You may not even know the name Jonathan Hankins, but he’s carved out a perfectly lovely career for himself. Hankins played three seasons along the defensive line for the Buckeyes, starting in two of them and named First Team All American his final season. He recorded 16.5 tackles for a loss along with five sacks and was taken in the second round of the 2013 NFL Draft by the Giants.
Hankins became a starting defensive tackle his second season in the NFL and picked up seven sacks. He has 12 sacks for his career and has battled through injury and bounced around the league a bit, playing four seasons for the Giants, one in Indianapolis, and one in Oakland.
14. CB Bradley Roby — 2014 Denver Broncos, pick 1.31
Bradley Roby was the penultimate pick of the first round in the 2014 NFL Draft. Roby started for most of three seasons with the Buckeyes. He had eight interceptions, returning two of them for touchdowns, and added 178 tackles as a quality run stuffer in addition to his coverage duties.
Roby has been hit or miss in the NFL. He didn’t become a full time starter until 2018, but that was partly because Denver had such an elite secondary that Roby was just their third or fourth corner much of that time. Roby left the Broncos in March and will play his trade for the Texans for the 2019 season.
13. OT Taylor Decker — 2016 Detroit Lions, pick 1.16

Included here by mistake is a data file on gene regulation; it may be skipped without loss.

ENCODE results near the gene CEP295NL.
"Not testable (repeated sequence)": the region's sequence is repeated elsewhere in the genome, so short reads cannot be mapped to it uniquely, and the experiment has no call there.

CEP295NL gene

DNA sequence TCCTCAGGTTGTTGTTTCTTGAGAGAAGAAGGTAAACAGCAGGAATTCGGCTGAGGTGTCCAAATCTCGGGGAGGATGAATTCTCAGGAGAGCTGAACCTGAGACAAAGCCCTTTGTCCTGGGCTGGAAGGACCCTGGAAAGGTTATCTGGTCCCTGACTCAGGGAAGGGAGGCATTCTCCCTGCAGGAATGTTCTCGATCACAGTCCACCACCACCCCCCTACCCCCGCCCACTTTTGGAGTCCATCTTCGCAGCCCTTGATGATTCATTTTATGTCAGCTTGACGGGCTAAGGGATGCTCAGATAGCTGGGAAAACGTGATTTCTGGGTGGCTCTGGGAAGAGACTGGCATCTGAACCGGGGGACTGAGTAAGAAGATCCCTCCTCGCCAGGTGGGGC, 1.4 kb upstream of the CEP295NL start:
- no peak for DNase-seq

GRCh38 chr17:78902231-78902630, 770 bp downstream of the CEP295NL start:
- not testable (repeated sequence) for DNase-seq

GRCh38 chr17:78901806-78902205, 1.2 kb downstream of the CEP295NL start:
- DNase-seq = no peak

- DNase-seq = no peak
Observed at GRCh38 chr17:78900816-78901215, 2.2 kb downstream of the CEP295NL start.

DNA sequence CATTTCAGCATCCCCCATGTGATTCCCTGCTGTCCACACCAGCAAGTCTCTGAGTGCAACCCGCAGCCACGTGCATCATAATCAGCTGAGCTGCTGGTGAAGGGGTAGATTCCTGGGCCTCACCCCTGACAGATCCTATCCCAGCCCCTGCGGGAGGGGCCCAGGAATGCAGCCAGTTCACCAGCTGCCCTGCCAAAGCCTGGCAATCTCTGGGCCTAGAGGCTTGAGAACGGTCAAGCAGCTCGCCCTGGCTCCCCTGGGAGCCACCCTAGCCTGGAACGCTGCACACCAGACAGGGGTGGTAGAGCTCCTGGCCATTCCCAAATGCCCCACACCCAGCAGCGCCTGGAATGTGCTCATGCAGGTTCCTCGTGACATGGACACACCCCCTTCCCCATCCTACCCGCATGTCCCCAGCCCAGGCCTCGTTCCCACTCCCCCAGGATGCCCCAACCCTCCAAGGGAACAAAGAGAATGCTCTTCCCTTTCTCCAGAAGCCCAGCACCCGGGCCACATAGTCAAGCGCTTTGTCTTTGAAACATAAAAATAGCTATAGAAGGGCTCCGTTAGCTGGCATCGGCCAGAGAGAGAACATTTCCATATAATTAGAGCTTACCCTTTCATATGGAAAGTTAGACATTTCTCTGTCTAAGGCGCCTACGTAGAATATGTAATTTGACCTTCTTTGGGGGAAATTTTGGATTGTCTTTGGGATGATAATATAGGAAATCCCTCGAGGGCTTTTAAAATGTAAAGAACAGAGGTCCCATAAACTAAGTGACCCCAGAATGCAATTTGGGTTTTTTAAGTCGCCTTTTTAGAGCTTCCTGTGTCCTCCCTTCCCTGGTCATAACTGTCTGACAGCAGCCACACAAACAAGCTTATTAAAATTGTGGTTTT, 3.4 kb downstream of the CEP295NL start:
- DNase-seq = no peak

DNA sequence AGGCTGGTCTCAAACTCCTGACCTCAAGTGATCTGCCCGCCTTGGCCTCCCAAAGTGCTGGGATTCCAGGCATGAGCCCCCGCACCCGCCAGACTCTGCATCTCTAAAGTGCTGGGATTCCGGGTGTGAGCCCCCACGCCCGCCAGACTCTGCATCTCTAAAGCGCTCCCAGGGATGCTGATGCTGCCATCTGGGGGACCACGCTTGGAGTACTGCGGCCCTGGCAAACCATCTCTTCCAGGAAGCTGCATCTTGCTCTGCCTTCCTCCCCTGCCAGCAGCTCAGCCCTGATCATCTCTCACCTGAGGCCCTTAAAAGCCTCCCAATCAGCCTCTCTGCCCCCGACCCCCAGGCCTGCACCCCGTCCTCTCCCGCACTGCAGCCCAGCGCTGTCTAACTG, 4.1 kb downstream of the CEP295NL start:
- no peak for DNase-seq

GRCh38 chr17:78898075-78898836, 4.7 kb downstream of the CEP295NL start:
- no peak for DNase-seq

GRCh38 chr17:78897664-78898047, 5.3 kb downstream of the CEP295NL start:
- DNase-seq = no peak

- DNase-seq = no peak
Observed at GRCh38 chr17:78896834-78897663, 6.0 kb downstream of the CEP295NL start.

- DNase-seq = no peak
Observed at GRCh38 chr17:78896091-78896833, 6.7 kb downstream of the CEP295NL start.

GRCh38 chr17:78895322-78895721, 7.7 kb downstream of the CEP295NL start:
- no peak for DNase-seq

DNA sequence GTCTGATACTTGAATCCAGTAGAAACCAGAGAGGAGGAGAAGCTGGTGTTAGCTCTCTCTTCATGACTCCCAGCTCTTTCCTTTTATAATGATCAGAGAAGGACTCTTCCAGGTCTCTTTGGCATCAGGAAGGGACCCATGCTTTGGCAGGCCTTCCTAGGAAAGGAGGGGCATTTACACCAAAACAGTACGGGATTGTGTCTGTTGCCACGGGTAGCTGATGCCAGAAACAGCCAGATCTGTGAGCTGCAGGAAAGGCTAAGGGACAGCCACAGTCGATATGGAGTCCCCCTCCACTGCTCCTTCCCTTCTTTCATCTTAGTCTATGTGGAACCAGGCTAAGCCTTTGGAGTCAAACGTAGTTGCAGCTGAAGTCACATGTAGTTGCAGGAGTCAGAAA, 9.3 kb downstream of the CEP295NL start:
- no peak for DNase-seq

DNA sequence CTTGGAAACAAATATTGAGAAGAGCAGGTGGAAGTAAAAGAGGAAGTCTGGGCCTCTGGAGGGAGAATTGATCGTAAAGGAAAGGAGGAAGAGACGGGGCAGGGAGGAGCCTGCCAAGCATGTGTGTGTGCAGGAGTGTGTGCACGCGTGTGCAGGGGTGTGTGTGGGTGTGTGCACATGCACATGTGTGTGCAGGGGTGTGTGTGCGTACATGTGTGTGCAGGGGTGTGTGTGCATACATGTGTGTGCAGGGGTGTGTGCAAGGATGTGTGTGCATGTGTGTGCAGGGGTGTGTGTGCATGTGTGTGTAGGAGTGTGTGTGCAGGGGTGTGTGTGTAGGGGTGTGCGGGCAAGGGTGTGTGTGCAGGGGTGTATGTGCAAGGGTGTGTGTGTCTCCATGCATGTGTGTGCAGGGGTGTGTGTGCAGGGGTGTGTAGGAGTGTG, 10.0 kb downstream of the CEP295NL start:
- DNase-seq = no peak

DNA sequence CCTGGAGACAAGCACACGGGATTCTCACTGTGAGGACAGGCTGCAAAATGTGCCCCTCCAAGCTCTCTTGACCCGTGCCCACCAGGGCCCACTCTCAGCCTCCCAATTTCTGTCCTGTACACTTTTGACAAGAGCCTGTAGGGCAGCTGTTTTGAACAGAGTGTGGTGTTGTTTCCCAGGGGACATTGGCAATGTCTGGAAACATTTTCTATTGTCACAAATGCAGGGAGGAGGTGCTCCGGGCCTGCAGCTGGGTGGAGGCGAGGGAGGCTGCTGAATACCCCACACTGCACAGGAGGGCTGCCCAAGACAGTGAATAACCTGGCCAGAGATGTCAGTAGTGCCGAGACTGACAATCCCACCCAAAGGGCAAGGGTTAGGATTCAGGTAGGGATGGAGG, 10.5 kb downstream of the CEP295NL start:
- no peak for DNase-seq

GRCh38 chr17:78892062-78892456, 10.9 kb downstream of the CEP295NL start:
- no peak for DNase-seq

Decker started his career on special teams for the Buckeyes but turned into a pretty special player himself. He started at right tackle in 2013, then moved to left tackle as a junior, the only returning offensive line starter on a team that plowed holes for Ezekiel Elliott all season en route to a national championship. Not a bad little turnaround.
Taylor Decker was one of five Ohio State players selected in the first round of the 2016 draft, and this time he didn’t start on special teams or at right tackle. He grabbed that left tackle job and hasn’t looked back, protecting Matthew Stafford’s blind side for the Lions for three seasons as a pro — though he certainly does a little less run blocking and a little more passing in Detroit.
12. FS Malik Hooker — 2017 Indianapolis Colts, pick 1.15
Malik Hooker was one of three Buckeyes defensive backs to be selected in the first round of the 2017 NFL Draft, along with Marshon Lattimore and Gareon Conley. Lattimore and Conley locked things up at cornerback, but Hooker was the free safety that played center field and took away anything over the middle. Hooker had an awesome seven interceptions his final season as a Buckeye, incredibly returning three of them for touchdowns.